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Chapter 16.14 : Avian Influenza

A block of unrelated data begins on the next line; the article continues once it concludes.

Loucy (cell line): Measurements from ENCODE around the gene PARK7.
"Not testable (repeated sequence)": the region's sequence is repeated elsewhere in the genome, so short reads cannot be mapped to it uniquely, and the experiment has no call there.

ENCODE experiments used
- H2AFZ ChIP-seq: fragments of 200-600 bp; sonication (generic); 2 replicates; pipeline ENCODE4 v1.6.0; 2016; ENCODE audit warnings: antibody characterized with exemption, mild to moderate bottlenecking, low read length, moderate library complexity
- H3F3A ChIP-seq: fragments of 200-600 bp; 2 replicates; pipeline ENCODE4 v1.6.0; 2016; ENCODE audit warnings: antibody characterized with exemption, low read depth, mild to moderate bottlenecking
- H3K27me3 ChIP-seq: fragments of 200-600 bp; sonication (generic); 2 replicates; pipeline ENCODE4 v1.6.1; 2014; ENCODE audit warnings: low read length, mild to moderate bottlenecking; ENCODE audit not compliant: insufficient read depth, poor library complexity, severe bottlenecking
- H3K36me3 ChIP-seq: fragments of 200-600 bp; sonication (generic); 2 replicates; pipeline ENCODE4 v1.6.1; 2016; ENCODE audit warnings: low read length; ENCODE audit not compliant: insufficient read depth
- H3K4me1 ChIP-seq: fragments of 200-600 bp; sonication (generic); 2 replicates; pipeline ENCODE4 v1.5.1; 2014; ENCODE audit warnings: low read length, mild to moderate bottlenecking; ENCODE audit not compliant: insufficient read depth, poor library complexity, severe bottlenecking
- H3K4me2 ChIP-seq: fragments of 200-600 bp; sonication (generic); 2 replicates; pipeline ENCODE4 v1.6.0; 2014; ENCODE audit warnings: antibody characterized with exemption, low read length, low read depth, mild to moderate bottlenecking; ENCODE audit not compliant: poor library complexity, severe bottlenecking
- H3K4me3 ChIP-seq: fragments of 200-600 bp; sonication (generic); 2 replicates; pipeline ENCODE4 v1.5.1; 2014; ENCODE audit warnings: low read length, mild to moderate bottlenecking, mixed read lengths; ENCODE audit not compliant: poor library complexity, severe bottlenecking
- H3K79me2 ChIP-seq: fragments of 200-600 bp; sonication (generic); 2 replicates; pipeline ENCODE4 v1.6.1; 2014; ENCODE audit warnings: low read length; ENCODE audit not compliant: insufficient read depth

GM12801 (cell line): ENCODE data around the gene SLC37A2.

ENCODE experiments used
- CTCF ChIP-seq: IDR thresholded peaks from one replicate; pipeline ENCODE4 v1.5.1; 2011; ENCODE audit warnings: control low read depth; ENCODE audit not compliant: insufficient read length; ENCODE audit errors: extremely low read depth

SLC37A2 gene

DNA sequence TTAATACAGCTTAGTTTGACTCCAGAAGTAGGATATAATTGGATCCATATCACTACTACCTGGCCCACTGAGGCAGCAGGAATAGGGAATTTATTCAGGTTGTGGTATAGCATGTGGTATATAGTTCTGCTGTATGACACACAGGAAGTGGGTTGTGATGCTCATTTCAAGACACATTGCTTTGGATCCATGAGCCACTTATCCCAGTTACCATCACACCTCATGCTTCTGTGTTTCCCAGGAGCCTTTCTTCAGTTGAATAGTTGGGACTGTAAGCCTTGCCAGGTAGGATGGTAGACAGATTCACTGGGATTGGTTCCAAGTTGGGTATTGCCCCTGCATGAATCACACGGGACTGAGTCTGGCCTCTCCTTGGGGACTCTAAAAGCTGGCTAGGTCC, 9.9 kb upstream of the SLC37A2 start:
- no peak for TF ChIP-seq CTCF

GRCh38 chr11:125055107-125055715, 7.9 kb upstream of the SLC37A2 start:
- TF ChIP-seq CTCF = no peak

Influenza A virus is a member of the family Orthomyxoviridae. Influenza viruses are enveloped, with a segmented, singlestranded RNA genome. This family also contains influenza B and C viruses. Point mutations in the envelope protein hemagglutinin (H), referred to as antigenic drift, result in the emergence of new strains of influenza A and B viruses and the resultant annual outbreaks and epidemics. New influenza A virus subtypes emerge as the result of reassortment of H and neuraminidase (N) sequences from two different subtypes, referred to as antigenic shift. These new subtypes are responsible for influenza pandemics. There are currently 16 recognized H subtypes and 9 recognized N subtypes. While virtually all combinations of influenza A subtypes naturally infect waterfowl and shorebirds, certain subtypes infect poultry and mammalian species. Subtypes H1N1, H3N2, H2N2, and H1N2 have circulated, or are currently circulating widely, among humans. Subtype H5N1, causing highly pathogenic avian influenza, was identified in 1996 in southern China. Influenza A H5N1 is significant, though not unique, in its ability to cross normal species barriers and directly infect humans; avian subtypes H9N2 and H7N7 are also known to cause infection in humans. For this reason, testing for H5N1 virus alone is not recommended, and any unusual influenza viruses that cannot be subtyped should be referred to a public health laboratory or the CDC. Among pathogenic avian influenza virus strains, the wide geographical distribution of H5N1 in avian species and the number and severity of human infections are unprecedented. If, or when, the virus evolves into a strain transmitted readily among humans, and unless there is a dramatic decrease in the pathogenicity of the resulting virus, the result will likely be an influenza pandemic with mortality rates not seen since the 1918 pandemic.